Linear Motion Application – How Do You Move Articles of Antiquity?
Very Carefully With A High Load Rail System from LM76!
E. Longmeadow, MA – — The Boston Museum of Fine Arts (MFA) has to move articles of antiquity from one location to another. In this instance, they are moving a 5000 year old relief (hieroglyphics) weighing 8000 pounds to a new location in the Museum. Here is a frontal photo of the Relief from The Tomb of Senenuka.
Part of wall from tomb of Senenuka; nine stones fitting together and including two niches; lower left piece smooth limestone; upper far left preliminary black ink sketch; right of this sketch is a complete relief showing two seated figures; central piece has large scene of seated male on the left and other smaller male figure to the right; upper far right male figure relief outline; left of this again a scene of two seated figures at a table.
Senenuka Time of Khufu or Khafre (Maybe Dyn 5?) Overseer of the Pyramid-town of Khufu, Director of King’s wad-priests, Boundary official of a settlement, etc.
The MFA contracted CBI Consulting of Boston to design the frame and fixturing. Craig Barnes, an award winning architectural engineer called Mike Quinn of LM76 to review the linear motion application. Over the course of several weeks, LM76 and design partner Todd Kanipe designed a telescoping, high load roller/linear motion rail system that won approval. According to CBI’s Keith Bouchard, the linear rail system moves very smoothly and so far meets the expectations of this program.”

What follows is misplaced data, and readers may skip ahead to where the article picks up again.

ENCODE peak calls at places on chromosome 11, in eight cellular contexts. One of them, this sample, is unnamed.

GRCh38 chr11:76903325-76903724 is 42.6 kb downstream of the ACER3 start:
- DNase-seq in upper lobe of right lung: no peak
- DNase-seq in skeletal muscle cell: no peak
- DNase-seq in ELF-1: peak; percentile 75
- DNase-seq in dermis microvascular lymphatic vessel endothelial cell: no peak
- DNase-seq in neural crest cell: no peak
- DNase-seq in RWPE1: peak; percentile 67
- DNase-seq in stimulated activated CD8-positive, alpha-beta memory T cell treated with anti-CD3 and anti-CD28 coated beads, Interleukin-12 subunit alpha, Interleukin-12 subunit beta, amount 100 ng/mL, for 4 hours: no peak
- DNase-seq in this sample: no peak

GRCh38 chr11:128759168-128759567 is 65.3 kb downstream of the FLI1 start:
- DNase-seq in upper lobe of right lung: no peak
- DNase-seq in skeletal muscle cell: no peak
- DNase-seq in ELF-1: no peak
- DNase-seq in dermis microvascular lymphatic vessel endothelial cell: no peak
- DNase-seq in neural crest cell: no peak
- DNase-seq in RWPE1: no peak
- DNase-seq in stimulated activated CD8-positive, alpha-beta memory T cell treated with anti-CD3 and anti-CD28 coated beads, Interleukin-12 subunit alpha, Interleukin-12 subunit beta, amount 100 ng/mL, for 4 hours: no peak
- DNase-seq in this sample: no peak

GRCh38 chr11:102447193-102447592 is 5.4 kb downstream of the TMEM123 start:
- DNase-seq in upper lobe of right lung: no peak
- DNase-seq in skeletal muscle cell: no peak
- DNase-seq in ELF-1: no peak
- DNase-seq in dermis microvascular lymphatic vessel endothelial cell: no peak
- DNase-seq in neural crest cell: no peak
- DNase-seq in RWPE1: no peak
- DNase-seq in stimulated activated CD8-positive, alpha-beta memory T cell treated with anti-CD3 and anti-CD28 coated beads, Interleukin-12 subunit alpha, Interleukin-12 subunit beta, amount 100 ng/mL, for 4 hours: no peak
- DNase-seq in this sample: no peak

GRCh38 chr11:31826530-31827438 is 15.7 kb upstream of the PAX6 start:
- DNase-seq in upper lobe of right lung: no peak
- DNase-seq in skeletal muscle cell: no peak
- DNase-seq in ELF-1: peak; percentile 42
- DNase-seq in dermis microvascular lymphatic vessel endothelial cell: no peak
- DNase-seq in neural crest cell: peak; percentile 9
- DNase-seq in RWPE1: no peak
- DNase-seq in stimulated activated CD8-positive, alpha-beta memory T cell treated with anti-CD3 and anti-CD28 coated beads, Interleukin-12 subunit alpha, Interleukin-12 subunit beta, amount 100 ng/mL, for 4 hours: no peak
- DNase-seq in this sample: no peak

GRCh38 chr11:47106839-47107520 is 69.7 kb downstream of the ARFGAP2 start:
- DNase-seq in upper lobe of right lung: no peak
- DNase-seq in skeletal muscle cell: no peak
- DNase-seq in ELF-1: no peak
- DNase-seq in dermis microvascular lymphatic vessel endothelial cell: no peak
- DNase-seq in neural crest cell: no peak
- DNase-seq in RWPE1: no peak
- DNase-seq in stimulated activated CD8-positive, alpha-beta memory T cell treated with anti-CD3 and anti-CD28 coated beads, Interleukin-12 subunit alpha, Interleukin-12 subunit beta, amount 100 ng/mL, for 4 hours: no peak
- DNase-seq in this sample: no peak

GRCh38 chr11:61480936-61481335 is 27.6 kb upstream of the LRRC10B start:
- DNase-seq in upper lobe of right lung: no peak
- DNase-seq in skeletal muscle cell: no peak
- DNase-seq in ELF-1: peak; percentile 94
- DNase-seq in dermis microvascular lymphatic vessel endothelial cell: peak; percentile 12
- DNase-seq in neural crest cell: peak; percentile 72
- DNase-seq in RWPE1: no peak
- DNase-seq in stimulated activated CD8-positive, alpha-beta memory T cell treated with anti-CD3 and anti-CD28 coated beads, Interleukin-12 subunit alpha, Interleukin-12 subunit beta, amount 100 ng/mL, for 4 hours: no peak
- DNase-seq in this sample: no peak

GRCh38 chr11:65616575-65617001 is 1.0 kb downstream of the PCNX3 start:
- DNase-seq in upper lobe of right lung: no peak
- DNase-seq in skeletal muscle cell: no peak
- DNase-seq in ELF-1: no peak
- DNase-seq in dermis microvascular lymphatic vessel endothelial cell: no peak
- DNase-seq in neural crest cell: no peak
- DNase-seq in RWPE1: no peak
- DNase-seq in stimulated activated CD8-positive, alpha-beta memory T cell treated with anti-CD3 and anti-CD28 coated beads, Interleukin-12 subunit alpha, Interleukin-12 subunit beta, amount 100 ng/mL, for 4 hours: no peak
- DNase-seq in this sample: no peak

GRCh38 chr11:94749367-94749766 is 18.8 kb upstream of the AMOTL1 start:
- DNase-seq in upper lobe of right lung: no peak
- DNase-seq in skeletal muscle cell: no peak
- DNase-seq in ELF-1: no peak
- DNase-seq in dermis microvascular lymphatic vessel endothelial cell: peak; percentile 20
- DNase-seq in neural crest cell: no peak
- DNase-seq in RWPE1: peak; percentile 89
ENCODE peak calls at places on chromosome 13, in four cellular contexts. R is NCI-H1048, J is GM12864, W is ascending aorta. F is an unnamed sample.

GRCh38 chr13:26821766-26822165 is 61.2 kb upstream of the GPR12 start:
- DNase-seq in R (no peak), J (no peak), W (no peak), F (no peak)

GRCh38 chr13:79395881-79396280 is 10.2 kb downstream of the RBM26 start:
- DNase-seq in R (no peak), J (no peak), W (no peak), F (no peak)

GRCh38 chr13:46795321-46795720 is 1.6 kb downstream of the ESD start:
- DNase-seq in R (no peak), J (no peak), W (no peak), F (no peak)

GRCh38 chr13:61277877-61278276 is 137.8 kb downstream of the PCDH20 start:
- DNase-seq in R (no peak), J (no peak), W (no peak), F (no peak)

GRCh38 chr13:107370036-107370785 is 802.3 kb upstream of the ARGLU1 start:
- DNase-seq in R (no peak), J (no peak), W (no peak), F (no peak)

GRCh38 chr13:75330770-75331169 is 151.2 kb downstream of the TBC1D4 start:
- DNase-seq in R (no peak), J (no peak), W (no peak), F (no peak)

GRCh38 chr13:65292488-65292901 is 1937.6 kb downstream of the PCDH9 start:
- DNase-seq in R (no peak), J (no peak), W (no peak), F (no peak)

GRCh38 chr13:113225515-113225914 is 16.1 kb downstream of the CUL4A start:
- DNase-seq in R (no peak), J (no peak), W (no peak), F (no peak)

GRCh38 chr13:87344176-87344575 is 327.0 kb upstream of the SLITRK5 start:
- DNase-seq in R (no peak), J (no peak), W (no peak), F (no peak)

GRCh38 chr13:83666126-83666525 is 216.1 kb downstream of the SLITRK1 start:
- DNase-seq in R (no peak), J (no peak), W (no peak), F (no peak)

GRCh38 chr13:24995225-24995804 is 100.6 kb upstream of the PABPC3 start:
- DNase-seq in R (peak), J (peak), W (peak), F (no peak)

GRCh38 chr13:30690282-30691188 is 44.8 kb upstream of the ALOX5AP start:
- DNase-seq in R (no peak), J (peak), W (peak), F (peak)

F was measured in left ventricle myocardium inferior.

Linear Motion Application – According to MFA Antiquity Specialist Jean Louis Lachevere, “All of these moves present very real dangers to the artifact being transported. In this case, we have a 8000 pound relief which already has its problems due to age and the fact that it is limestone ( limestone is very vulnerable to the atmosphere ).” Seen from the front, the relief is straight. From the back, much of the top back is gone. Thus, the back of the relief has to be plastered so the back is flat. Pins are inserted to further reinforce the relief and then it is tipped on its back. It is then moved to its new atmospherically controlled display case. LM76’s design is used in the transfer from the dolly to the mounting rails and restraints in the display case. This 36” motion is fraught with things that can go wrong. One of the considerations is the possibility of an earthquake…any problem conceivable is taken into account.
Castors and sliders at end of armature. The sliders are mounted to the castors and work like telescoping drawer slides.
Castors and sliders as seen from below. The chalk X is used to mark the block where added weld is required. Each block is to be welded both sides. Each slider is to be addressed.
Photo demonstrates that the wheels can rotate independently.
View of the slider assembly at the center of the welded fixture.
For Additional Information on LM76’s High Load Rail Systems go to: http://www.lm76.com
Founded in 1976, LM76 has been a leading designer/manufacturer of linear bearings, slides and linear motion systems. LM76 is renowned for its industry leading Minuteman Teflon® Composite linear bearings. LM76 is a leading supplier of precision linear shafting: RC60, 300 Series Stainless Steel, and ceramic-coated aluminum shafting. LM76 also offers several FDA/USDA compliant linear bearings and slides for the food processing, pharmaceutical, medical, and packaging industries.
For additional information contact Mike Quinn at: LM76, 140 Industrial Dr., E. Longmeadow, MA 01028; Telephone: 413-525-4166, Fax: 413-525-3735 or E-Mail: firstname.lastname@example.org or visit the website at http://www.lm76.com